Eat with plenty of bread, and if you like, some bacon or sausage you cooked whilst preparing,or a piece of left over ham, anything really, or just on its own.

    I know this as piperade (southern France) - a soft version of Spanish omelette (also quick to prepare).
    You can make dents in the mixture, break eggs in and slide under the grill - if you add chilli to this version, you can call it 'huevos rancheros'. Some sprinkle cheese on top - lovely and crunchy, but to my mind, interferes with the lovely pepper and tomato taste.
    Turkey has a version that uses cumin to spice it up.

    I always have some 'half baked' bread by me so I can make this dish, although I've also seen a version where you stir the veges into cooked rice, and poach the eggs in that.
    • Hedgehog99
    • By Hedgehog99 4th Oct 17, 10:27 AM
    • 1,394 Posts
    • 2,885 Thanks
    Hedgehog99
    I regularly "cook for one" and do a mix of batch-cooking, quick meals and meals needing a longer prep time. I occasionally have pizza (closest I get to a ready meal).

    Some of the batch cooking is a complete meal ready to just heat, other times it's the time-consuming component of something I just have to add the last bit to (e.g. as others have suggested, rice, veg or pasta etc).

    Batch-cooking saves on washing-up - get the pans dirty for four portions at once instead of four separate times. Then you only have to wash the freezing container & serving dish.

    You get to change the recipe too - add more or less of an ingredient, make it spicier or less spicy etc, or add an extra ingredient (I often add quinoa for extra nutrition and texture).

    Fish pie takes a lot of prep, but is worth it for the home-made taste and it freezes well. I can't eat fish any more ( a sudden-onset dietary intolerance), but a couple of hours' prep with the radio on didn't seem a chore and it means you have a home-cooked treat for a work night.

    Fresh fish only takes minutes to grill and you can buy individual servings from the fish counter.

    These are some of my after-work meals:

    Batch cook:
    Aubergine & tomato pasta bake - either freeze just the aubergine & tomato mix or as a finished dish.
    Tomato-based pasta sauce with veg + meat/veggie alternative

    Quick meals:
    Baked potato + cheese + beans or whatever preferred topping
    Quick tomato & pasta (tinned chopped toms, bit of tom puree + quinoa / veg / fried Quorn etc) - sause prepped in the time it takes to cook pasta.
    Used to do a quick tuna & pasta bake - Bechamel sauce with cheese, sweetcorn & tuna added, cooked penne pasta & grated cheese on top.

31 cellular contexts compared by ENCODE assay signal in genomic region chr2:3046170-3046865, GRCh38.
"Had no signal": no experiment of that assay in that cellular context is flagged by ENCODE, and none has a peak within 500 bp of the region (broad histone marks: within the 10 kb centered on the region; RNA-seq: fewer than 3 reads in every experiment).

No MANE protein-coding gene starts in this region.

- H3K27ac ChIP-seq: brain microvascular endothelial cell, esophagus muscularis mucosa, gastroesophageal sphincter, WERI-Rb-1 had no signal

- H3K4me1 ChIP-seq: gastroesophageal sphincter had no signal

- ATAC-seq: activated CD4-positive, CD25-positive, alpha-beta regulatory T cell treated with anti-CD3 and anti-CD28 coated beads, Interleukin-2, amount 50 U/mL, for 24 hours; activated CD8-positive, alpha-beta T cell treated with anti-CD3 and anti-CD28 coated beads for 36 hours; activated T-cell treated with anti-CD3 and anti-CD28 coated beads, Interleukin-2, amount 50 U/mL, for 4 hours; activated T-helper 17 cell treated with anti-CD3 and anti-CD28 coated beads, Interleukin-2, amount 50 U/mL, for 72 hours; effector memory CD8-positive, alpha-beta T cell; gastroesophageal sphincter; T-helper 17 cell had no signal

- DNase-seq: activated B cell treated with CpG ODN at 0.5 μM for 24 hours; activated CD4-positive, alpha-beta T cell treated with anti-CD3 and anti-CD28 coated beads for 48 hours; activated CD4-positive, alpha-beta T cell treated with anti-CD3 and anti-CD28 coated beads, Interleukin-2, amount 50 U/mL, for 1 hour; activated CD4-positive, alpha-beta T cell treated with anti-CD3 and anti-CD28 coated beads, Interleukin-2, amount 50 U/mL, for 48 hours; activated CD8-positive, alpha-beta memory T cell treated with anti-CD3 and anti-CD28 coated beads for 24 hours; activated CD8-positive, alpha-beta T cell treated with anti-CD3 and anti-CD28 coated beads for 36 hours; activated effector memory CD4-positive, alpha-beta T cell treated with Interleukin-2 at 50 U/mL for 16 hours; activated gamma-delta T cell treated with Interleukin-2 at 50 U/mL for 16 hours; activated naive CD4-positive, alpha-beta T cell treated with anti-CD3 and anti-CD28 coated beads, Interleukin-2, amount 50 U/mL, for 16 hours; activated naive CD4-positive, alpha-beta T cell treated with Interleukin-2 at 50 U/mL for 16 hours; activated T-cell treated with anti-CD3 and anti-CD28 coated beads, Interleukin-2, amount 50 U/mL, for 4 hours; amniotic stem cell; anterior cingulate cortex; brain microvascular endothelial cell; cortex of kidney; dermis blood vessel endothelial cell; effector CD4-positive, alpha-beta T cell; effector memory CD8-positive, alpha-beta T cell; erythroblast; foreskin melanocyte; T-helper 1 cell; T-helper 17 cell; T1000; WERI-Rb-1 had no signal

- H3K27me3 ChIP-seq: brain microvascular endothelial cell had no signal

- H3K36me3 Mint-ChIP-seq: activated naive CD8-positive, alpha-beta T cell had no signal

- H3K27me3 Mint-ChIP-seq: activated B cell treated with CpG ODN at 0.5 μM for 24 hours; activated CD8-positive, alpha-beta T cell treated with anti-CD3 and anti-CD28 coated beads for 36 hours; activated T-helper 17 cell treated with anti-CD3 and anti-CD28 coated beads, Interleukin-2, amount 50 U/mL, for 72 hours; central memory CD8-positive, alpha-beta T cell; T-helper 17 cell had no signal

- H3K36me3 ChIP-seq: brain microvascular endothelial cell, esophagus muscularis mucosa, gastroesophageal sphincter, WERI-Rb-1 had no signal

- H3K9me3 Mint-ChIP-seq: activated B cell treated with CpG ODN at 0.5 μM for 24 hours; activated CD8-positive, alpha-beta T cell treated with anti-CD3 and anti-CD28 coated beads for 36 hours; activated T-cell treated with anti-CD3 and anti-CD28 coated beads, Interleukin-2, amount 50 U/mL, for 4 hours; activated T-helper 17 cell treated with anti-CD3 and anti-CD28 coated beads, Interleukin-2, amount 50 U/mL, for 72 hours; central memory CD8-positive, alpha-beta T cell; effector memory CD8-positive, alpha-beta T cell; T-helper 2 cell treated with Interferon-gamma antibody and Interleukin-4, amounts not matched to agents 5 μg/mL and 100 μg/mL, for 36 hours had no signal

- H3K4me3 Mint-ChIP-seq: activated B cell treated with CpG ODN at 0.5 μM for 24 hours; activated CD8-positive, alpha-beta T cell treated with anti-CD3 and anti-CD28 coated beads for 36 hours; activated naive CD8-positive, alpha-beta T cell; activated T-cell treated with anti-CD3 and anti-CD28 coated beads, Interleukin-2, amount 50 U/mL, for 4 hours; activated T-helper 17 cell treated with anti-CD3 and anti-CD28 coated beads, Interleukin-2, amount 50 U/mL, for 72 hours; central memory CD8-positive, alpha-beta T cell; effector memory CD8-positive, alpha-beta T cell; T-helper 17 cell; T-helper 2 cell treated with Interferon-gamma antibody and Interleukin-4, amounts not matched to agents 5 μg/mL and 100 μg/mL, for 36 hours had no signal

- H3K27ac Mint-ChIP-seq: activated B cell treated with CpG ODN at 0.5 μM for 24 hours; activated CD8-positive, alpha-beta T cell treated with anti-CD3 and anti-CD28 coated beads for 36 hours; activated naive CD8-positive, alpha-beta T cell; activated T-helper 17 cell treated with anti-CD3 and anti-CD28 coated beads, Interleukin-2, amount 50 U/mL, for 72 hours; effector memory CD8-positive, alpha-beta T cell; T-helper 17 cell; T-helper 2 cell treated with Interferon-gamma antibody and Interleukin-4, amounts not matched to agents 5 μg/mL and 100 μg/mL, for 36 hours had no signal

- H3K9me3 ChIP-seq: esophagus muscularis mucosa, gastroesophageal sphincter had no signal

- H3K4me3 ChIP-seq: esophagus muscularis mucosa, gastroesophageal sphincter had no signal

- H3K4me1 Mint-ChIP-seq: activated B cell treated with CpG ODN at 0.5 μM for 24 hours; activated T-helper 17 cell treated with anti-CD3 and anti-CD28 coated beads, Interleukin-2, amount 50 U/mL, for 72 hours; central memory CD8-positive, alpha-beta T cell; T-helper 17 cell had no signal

Halloumi, chips & tinned sweetcorn.

    When I have more time:
    Risotto - e.g. butternut squash & wild rocket. Stirring is a good way for me to de-stress if I am home for the evening rather than rushing out again.

    HTH
    • PipneyJane
    • By PipneyJane 4th Oct 17, 1:23 PM
    • 611 Posts
    • 3,871 Thanks
    PipneyJane
    There's batch cooking and then there's batch cooking...

    You don't have to do everything at once, nor do you have to make a big song-and-dance of it when you do. There's two of us and virtually every recipe is for four, so we routinely take today's leftovers to work tomorrow as lunch. Also, we both work long hours, normally with commutes of over 1 hour each way. Until recently, I never got home before 6.30pm (I'm the primary cook). Dinner is usually served by 8pm and almost everything we eat is home made.


    Very early on, I realised that phoning for a takeaway or cooking a ready-meal took as long as cooking my own food. I have a few tricks up my sleeve:-

    • Planning. Even if you don't do full scale menu planning, waiting until you get home from work before you decide what you're having for supper is madness. I usually plan 2-3 days ahead, so that I can defrost what I need.
    • Cooking double quantities of some recipes and freezing half. Works well for chilli, Bolognese sauce, dhal, etc.
    • Cook up bases for your favourite meals and freeze those. What do I mean by base? Well, virtually every recipe in this house starts "fry onion with mushrooms, add garlic" so I will chop and fry two huge onions, add 500g of mushrooms and 4 cloves of garlic and fry those until the mushroom water has evaporated. Then I'll portion it into 4, freeze 3 and use the fourth for dinner tonight. (This takes maybe 5 minutes longer than normally prepping a meal.) Having boxes of base in the freezer means that I have cut out the worst and most laborious part of cooking dinner. When you're ready to use, brown your meat as usual then add the base and whatever other ingredients you need.
    • We had a glut of tomatoes this year, so I also have 10 boxes of "tomato base" in the freezer. (In this case, fry onion with garlic, add chopped tomatoes - I didn't bother peeling - put the lid on tight and simmer until it's a thick mush.)
    • If you cook dried beans and lentils from scratch, always do triple quantities and freeze 2 portions. I got fed up with buying cans containing hard, barely cooked kidney beans, so now soak and batch cook my own.
    • One of my friends - a mother of twin boys who worked full time when they were small - used to prepare and/or cook tomorrow's dinner tonight. That way when she got home from work, having collected the twins on the way, she could feed them rapidly and spend time with them rather than cooking dinner. Once the twins were in bed, she'd prepare tomorrow's meal and cook it as far along as possible.
    • Utilise frozen veg to skip some of the laborious food preparation stages. You may even find it cheaper to buy frozen onions, mushrooms, spinach, etc. You can also chop and freeze your own - I did this with onions at one point, didn't bother blanching them but used them all within a month.
    HTH.


    - Pip
    "Be the type of woman that when you get out of bed in the morning, the devil says 'Oh crap. She's up.' "

    C.R.A.P R.O.L.L.Z. #47 Official Brain Harvesting Body Counter
Welcome to our new Forum!

Our aim is to save you money quickly and easily. We hope you like it!

Forum Team Contact us

Live Stats

5,112Posts Today

7,023Users online

Martin's Twitter